When you’re working, that fridge door handle gets and stays dirtier because you just can’t be bothered. You do feel bad about it, because it’s gross and lazy to have food stuck to your fridge, but you just can’t afford to let it get onto your radar. There’s just too much stuff like that: the piles of junk on the floors of your closets, the wall in the living room that somebody sneezed all over during cold season that still needs to be wiped down, the linens that need to be aired out on the line before the fold lines become permanent, the fact that the duvet hasn’t been dry cleaned in years because you just never have both the time and the money to get it done.

The friends you don’t have time to really be there for. The volunteering you’re not doing. The creative urges you’re ignoring. The half-assed way you interact with your one and only family. The ways in which you would give if only you weren’t using that energy to get money to pay for the basics of living.

When you’ve never been unemployed, you’re aware of the things you’re not getting done and you feel lazy, like a failure, but you’re so tired and your house has never been that clean so it’s normal for you. You assume other people get their duvets dry cleaned more than once a decade and that they probably have tidier closets than you, but you don’t really know.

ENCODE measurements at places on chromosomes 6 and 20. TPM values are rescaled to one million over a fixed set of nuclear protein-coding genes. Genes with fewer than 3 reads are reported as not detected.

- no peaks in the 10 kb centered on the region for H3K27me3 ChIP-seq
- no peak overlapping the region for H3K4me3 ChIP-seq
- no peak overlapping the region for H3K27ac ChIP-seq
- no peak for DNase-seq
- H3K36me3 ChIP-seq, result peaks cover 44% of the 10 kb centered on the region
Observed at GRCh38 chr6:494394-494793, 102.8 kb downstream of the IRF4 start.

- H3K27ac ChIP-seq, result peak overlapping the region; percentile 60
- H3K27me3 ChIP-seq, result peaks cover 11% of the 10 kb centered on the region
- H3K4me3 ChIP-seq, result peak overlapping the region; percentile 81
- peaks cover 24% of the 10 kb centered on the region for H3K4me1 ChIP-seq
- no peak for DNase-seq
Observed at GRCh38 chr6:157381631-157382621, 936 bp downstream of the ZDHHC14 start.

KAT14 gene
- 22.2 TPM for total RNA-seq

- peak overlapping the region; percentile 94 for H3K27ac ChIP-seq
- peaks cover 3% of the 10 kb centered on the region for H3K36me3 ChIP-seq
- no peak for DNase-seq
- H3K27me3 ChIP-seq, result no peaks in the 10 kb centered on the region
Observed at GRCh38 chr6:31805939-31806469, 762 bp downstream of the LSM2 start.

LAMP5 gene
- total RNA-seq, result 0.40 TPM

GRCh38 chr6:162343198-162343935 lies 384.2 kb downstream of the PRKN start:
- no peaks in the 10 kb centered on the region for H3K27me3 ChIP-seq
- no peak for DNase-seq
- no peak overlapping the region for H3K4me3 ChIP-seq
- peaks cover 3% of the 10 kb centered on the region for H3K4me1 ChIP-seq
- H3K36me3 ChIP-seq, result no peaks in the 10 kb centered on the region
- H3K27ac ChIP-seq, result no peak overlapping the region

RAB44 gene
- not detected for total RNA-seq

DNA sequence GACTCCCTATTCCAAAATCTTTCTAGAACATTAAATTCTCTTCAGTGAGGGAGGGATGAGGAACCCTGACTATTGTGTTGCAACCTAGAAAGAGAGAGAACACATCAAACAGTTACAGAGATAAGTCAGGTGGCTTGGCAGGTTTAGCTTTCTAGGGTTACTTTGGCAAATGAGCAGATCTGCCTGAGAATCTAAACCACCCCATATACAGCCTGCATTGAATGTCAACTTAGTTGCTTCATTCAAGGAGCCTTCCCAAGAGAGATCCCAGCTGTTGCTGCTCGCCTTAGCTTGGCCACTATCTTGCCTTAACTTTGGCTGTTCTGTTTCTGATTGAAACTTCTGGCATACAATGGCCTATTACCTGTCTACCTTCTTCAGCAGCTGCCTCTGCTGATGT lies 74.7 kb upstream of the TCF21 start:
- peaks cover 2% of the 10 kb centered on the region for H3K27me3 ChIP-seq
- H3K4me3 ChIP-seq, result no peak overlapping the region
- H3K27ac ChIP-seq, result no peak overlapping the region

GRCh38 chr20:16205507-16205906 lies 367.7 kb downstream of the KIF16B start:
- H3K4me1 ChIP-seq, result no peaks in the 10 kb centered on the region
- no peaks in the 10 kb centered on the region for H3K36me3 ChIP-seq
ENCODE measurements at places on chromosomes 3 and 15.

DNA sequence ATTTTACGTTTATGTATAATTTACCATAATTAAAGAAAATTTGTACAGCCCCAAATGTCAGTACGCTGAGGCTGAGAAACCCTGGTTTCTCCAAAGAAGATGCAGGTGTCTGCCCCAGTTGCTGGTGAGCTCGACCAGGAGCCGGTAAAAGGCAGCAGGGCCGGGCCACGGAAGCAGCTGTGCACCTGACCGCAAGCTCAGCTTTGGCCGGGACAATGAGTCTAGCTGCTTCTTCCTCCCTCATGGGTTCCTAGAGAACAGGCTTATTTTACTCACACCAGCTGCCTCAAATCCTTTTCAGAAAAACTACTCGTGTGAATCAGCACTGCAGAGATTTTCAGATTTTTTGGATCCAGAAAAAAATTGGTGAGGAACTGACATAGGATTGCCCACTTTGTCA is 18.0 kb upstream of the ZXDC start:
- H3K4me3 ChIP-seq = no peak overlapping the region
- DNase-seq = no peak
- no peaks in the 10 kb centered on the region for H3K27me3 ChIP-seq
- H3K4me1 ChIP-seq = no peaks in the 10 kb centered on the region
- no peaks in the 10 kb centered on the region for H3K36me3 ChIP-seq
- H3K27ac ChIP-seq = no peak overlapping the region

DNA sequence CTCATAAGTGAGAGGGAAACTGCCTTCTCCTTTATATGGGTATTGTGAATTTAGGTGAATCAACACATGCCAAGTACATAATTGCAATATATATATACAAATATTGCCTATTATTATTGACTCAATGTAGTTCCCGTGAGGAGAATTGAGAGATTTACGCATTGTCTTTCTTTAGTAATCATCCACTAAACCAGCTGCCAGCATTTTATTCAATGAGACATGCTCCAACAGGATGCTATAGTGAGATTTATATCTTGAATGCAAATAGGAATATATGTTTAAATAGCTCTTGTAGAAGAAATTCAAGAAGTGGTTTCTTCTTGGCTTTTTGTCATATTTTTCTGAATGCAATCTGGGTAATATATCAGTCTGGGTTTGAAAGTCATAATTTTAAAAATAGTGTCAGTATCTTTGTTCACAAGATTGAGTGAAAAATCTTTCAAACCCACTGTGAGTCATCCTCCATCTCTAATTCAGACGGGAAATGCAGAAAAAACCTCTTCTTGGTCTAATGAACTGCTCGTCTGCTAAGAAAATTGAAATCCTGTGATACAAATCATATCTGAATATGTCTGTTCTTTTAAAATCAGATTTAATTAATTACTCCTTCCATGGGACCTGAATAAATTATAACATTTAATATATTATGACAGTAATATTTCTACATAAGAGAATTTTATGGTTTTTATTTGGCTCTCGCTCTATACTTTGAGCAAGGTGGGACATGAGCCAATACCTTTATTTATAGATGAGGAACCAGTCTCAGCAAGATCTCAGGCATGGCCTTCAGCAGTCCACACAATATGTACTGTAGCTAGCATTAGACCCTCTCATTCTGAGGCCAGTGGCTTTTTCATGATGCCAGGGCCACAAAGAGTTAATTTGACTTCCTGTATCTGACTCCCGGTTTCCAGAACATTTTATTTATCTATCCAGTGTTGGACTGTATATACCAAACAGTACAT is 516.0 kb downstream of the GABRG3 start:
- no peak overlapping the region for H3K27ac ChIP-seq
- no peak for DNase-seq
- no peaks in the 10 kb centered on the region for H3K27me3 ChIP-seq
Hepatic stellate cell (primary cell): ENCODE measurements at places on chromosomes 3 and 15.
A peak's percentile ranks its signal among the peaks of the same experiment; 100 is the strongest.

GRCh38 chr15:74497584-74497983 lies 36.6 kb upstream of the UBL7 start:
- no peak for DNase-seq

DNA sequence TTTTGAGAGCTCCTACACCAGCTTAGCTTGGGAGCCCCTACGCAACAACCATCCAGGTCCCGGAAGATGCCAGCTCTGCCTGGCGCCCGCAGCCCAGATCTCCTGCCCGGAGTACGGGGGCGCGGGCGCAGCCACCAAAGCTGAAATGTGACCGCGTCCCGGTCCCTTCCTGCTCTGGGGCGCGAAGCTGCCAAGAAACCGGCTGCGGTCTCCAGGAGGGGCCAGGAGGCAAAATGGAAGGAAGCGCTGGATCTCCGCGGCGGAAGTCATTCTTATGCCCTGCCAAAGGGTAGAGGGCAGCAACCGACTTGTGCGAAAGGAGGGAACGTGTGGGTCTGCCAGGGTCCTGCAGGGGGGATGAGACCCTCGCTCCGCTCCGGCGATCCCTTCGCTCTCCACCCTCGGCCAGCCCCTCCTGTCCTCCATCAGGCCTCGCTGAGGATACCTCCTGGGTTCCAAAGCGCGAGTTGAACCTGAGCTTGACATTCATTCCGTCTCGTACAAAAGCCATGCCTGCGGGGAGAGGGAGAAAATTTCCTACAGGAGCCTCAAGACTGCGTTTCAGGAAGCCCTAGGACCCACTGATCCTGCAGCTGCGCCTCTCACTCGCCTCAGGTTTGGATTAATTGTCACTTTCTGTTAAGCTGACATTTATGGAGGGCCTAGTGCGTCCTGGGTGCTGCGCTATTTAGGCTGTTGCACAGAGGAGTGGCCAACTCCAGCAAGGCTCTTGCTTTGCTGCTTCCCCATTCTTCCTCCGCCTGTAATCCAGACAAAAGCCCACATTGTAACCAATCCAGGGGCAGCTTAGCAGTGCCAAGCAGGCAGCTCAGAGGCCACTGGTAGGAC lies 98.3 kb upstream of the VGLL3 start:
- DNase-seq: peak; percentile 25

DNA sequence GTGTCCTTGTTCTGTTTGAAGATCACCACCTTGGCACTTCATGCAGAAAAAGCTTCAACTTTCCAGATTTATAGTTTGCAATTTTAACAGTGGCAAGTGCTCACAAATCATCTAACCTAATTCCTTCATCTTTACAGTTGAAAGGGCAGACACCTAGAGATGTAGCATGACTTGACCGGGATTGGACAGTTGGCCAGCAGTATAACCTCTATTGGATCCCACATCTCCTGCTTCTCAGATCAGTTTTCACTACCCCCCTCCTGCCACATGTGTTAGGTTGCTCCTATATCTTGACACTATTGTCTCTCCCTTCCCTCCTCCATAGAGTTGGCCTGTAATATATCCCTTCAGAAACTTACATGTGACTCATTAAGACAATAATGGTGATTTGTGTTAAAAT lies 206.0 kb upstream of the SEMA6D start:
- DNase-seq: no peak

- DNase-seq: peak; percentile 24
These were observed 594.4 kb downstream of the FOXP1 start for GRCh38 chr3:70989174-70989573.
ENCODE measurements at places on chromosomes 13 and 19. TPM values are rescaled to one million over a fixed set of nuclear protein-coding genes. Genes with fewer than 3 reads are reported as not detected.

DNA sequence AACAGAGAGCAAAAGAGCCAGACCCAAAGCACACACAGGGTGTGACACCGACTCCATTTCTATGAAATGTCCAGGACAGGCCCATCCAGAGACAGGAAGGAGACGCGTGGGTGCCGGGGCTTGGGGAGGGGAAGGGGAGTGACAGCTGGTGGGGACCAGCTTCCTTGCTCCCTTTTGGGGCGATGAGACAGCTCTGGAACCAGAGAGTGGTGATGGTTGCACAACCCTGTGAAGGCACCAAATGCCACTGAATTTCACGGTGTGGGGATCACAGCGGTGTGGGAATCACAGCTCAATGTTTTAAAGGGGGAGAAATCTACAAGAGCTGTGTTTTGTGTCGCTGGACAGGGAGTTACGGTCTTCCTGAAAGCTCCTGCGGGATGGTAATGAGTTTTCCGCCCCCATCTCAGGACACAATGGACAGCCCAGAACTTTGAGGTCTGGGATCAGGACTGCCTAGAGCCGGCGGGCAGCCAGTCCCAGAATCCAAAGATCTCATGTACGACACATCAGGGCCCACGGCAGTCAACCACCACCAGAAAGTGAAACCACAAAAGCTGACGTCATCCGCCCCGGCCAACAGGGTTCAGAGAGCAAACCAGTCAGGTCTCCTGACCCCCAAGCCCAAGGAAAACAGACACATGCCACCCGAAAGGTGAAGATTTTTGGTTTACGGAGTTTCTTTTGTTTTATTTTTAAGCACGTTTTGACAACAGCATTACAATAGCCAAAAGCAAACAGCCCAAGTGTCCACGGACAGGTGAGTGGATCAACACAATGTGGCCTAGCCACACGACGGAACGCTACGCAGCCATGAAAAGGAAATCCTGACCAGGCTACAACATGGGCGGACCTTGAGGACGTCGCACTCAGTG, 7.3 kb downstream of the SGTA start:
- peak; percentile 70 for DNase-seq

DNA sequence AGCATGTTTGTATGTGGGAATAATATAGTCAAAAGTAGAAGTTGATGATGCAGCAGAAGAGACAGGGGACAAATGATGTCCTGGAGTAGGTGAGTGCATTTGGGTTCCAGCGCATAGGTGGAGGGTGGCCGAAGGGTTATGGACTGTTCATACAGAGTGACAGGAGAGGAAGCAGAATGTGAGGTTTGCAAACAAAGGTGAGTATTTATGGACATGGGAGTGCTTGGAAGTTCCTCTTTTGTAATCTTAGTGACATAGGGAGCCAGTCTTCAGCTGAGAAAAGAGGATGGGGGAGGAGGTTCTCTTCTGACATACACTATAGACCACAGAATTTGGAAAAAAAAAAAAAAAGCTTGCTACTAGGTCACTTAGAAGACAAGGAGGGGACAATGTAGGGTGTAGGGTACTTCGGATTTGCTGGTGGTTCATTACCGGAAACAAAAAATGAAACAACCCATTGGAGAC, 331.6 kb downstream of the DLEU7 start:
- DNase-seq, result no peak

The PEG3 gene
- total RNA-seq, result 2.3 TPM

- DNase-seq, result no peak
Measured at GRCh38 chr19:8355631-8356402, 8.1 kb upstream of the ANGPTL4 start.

But then you spend a few stints being gloriously unemployed and eventually you discover a wonderful thing: a mental and physical place in which you finally get rested up enough to tackle all the stuff on your mental domestic to-do list, and you get it done easily and without strain, and you’re organized and rested and happy and you feel useful and fantastic.

And also resentful, because you know this shit is important, but your culture doesn’t value it. It just judges you for not being able to work full-time and be an excellent housekeeper.

You know it’s important to take care of your linens so that they last a long time and you’re not wasting money on replacements. You know it’s important to cook thoughtful, thrifty, delicious meals and eat at home, for health and financial as well as psychological reasons. It’s important to keep your home clean and coherent and organized, for mental and physical health reasons and because knowing where things are and being able to easily get to them could be important in an emergency.

But nobody will pay for all this stuff, so it’s not valuable. Important, yes, but absolutely not valuable. You’re supposed to do these things on the side, for free, around your “real” job of making money for other people in return for just enough to pay your rent. But everybody will understand if you don’t get them all done, because they’re not valuable to anyone. Except you, and even you don’t care enough to handle it, right?